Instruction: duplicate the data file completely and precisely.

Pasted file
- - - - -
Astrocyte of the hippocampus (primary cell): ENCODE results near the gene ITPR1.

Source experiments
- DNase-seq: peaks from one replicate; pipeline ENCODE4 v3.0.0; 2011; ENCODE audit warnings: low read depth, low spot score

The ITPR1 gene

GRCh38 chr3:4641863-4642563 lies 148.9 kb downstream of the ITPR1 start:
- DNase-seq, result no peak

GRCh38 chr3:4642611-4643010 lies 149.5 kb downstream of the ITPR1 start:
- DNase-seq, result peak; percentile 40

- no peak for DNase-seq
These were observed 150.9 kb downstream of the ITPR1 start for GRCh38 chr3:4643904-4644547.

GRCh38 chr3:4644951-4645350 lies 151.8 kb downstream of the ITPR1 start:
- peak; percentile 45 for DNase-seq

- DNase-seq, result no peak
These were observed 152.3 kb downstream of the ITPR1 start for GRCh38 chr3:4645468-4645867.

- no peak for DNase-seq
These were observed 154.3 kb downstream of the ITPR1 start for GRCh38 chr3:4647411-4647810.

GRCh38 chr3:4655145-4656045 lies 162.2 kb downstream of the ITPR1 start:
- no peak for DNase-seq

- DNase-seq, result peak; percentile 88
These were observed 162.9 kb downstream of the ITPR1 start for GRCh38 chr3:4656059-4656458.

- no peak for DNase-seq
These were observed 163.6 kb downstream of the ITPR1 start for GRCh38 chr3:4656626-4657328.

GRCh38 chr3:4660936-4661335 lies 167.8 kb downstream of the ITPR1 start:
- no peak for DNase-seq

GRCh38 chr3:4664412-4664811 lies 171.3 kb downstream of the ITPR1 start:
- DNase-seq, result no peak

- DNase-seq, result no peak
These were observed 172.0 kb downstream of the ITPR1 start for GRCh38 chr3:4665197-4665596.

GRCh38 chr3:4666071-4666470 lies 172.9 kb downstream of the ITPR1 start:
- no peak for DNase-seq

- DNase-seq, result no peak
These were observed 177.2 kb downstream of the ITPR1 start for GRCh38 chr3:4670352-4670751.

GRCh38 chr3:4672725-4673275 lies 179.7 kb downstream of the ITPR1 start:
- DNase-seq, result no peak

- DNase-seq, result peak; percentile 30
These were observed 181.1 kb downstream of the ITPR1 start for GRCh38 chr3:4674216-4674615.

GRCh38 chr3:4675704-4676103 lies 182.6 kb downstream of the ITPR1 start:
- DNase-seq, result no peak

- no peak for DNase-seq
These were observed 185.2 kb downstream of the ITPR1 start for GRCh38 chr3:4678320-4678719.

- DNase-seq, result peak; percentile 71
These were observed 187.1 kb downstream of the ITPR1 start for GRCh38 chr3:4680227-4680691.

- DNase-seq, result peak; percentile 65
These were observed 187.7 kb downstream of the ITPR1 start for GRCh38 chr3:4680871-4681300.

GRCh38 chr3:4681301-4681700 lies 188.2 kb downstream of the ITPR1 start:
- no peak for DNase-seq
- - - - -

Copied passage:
Astrocyte of the hippocampus (primary cell): ENCODE results near the gene ITPR1.

Source experiments
- DNase-seq: peaks from one replicate; pipeline ENCODE4 v3.0.0; 2011; ENCODE audit warnings: low read depth, low spot score

The ITPR1 gene

GRCh38 chr3:4641863-4642563 lies 148.9 kb downstream of the ITPR1 start:
- DNase-seq, result no peak

GRCh38 chr3:4642611-4643010 lies 149.5 kb downstream of the ITPR1 start:
- DNase-seq, result peak; percentile 40

- no peak for DNase-seq
These were observed 150.9 kb downstream of the ITPR1 start for GRCh38 chr3:4643904-4644547.

GRCh38 chr3:4644951-4645350 lies 151.8 kb downstream of the ITPR1 start:
- peak; percentile 45 for DNase-seq

- DNase-seq, result no peak
These were observed 152.3 kb downstream of the ITPR1 start for GRCh38 chr3:4645468-4645867.

- no peak for DNase-seq
These were observed 154.3 kb downstream of the ITPR1 start for GRCh38 chr3:4647411-4647810.

GRCh38 chr3:4655145-4656045 lies 162.2 kb downstream of the ITPR1 start:
- no peak for DNase-seq

- DNase-seq, result peak; percentile 88
These were observed 162.9 kb downstream of the ITPR1 start for GRCh38 chr3:4656059-4656458.

- no peak for DNase-seq
These were observed 163.6 kb downstream of the ITPR1 start for GRCh38 chr3:4656626-4657328.

GRCh38 chr3:4660936-4661335 lies 167.8 kb downstream of the ITPR1 start:
- no peak for DNase-seq

GRCh38 chr3:4664412-4664811 lies 171.3 kb downstream of the ITPR1 start:
- DNase-seq, result no peak

- DNase-seq, result no peak
These were observed 172.0 kb downstream of the ITPR1 start for GRCh38 chr3:4665197-4665596.

GRCh38 chr3:4666071-4666470 lies 172.9 kb downstream of the ITPR1 start:
- no peak for DNase-seq

- DNase-seq, result no peak
These were observed 177.2 kb downstream of the ITPR1 start for GRCh38 chr3:4670352-4670751.

GRCh38 chr3:4672725-4673275 lies 179.7 kb downstream of the ITPR1 start:
- DNase-seq, result no peak

- DNase-seq, result peak; percentile 30
These were observed 181.1 kb downstream of the ITPR1 start for GRCh38 chr3:4674216-4674615.

GRCh38 chr3:4675704-4676103 lies 182.6 kb downstream of the ITPR1 start:
- DNase-seq, result no peak

- no peak for DNase-seq
These were observed 185.2 kb downstream of the ITPR1 start for GRCh38 chr3:4678320-4678719.

- DNase-seq, result peak; percentile 71
These were observed 187.1 kb downstream of the ITPR1 start for GRCh38 chr3:4680227-4680691.

- DNase-seq, result peak; percentile 65
These were observed 187.7 kb downstream of the ITPR1 start for GRCh38 chr3:4680871-4681300.

GRCh38 chr3:4681301-4681700 lies 188.2 kb downstream of the ITPR1 start:
- no peak for DNase-seq